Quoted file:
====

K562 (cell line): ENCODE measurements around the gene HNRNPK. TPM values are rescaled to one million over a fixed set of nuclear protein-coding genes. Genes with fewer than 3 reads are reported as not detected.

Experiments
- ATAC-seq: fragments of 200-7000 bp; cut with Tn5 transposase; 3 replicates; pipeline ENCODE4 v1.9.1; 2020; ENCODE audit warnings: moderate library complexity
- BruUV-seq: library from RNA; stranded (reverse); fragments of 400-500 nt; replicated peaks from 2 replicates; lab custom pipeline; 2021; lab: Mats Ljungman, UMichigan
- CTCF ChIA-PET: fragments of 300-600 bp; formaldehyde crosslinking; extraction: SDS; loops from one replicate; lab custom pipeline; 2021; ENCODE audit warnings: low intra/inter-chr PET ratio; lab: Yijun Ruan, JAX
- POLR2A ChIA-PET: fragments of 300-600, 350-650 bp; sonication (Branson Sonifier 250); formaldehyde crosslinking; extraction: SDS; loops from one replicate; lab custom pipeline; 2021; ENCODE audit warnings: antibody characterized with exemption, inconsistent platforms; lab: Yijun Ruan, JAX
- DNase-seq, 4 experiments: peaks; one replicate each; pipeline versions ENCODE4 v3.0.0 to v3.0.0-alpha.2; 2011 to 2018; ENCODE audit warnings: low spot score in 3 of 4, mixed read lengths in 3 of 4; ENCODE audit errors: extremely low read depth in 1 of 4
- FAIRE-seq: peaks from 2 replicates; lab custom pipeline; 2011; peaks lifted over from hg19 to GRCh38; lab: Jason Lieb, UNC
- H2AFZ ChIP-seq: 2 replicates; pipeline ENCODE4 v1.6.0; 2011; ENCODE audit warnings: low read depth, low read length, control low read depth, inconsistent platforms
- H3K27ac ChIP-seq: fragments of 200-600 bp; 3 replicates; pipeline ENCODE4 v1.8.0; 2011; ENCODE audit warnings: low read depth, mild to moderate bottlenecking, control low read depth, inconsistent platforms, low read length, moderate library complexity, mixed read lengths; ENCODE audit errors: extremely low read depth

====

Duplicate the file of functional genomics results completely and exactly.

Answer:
K562 (cell line): ENCODE measurements around the gene HNRNPK. TPM values are rescaled to one million over a fixed set of nuclear protein-coding genes. Genes with fewer than 3 reads are reported as not detected.

Experiments
- ATAC-seq: fragments of 200-7000 bp; cut with Tn5 transposase; 3 replicates; pipeline ENCODE4 v1.9.1; 2020; ENCODE audit warnings: moderate library complexity
- BruUV-seq: library from RNA; stranded (reverse); fragments of 400-500 nt; replicated peaks from 2 replicates; lab custom pipeline; 2021; lab: Mats Ljungman, UMichigan
- CTCF ChIA-PET: fragments of 300-600 bp; formaldehyde crosslinking; extraction: SDS; loops from one replicate; lab custom pipeline; 2021; ENCODE audit warnings: low intra/inter-chr PET ratio; lab: Yijun Ruan, JAX
- POLR2A ChIA-PET: fragments of 300-600, 350-650 bp; sonication (Branson Sonifier 250); formaldehyde crosslinking; extraction: SDS; loops from one replicate; lab custom pipeline; 2021; ENCODE audit warnings: antibody characterized with exemption, inconsistent platforms; lab: Yijun Ruan, JAX
- DNase-seq, 4 experiments: peaks; one replicate each; pipeline versions ENCODE4 v3.0.0 to v3.0.0-alpha.2; 2011 to 2018; ENCODE audit warnings: low spot score in 3 of 4, mixed read lengths in 3 of 4; ENCODE audit errors: extremely low read depth in 1 of 4
- FAIRE-seq: peaks from 2 replicates; lab custom pipeline; 2011; peaks lifted over from hg19 to GRCh38; lab: Jason Lieb, UNC
- H2AFZ ChIP-seq: 2 replicates; pipeline ENCODE4 v1.6.0; 2011; ENCODE audit warnings: low read depth, low read length, control low read depth, inconsistent platforms
- H3K27ac ChIP-seq: fragments of 200-600 bp; 3 replicates; pipeline ENCODE4 v1.8.0; 2011; ENCODE audit warnings: low read depth, mild to moderate bottlenecking, control low read depth, inconsistent platforms, low read length, moderate library complexity, mixed read lengths; ENCODE audit errors: extremely low read depth